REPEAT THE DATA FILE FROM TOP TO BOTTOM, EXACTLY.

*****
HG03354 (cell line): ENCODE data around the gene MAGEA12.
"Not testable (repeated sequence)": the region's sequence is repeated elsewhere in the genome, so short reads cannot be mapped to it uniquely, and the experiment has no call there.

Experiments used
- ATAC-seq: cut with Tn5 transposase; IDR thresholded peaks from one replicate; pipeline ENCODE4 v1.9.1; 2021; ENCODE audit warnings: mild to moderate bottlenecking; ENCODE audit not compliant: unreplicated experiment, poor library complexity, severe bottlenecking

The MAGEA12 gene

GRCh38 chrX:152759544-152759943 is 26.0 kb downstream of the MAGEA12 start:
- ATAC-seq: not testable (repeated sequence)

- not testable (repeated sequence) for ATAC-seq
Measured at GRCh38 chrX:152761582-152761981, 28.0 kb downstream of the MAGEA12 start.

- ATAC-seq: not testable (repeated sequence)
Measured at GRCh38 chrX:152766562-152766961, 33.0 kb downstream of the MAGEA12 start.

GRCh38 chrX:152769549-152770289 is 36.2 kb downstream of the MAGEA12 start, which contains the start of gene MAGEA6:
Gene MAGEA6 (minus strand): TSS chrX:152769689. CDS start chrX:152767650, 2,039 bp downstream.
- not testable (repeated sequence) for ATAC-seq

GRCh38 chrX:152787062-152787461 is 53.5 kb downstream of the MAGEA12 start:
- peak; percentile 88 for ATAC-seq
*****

HG03354 (cell line): ENCODE data around the gene MAGEA12.
"Not testable (repeated sequence)": the region's sequence is repeated elsewhere in the genome, so short reads cannot be mapped to it uniquely, and the experiment has no call there.

Experiments used
- ATAC-seq: cut with Tn5 transposase; IDR thresholded peaks from one replicate; pipeline ENCODE4 v1.9.1; 2021; ENCODE audit warnings: mild to moderate bottlenecking; ENCODE audit not compliant: unreplicated experiment, poor library complexity, severe bottlenecking

The MAGEA12 gene

GRCh38 chrX:152759544-152759943 is 26.0 kb downstream of the MAGEA12 start:
- ATAC-seq: not testable (repeated sequence)

- not testable (repeated sequence) for ATAC-seq
Measured at GRCh38 chrX:152761582-152761981, 28.0 kb downstream of the MAGEA12 start.

- ATAC-seq: not testable (repeated sequence)
Measured at GRCh38 chrX:152766562-152766961, 33.0 kb downstream of the MAGEA12 start.

GRCh38 chrX:152769549-152770289 is 36.2 kb downstream of the MAGEA12 start, which contains the start of gene MAGEA6:
Gene MAGEA6 (minus strand): TSS chrX:152769689. CDS start chrX:152767650, 2,039 bp downstream.
- not testable (repeated sequence) for ATAC-seq

GRCh38 chrX:152787062-152787461 is 53.5 kb downstream of the MAGEA12 start:
- peak; percentile 88 for ATAC-seq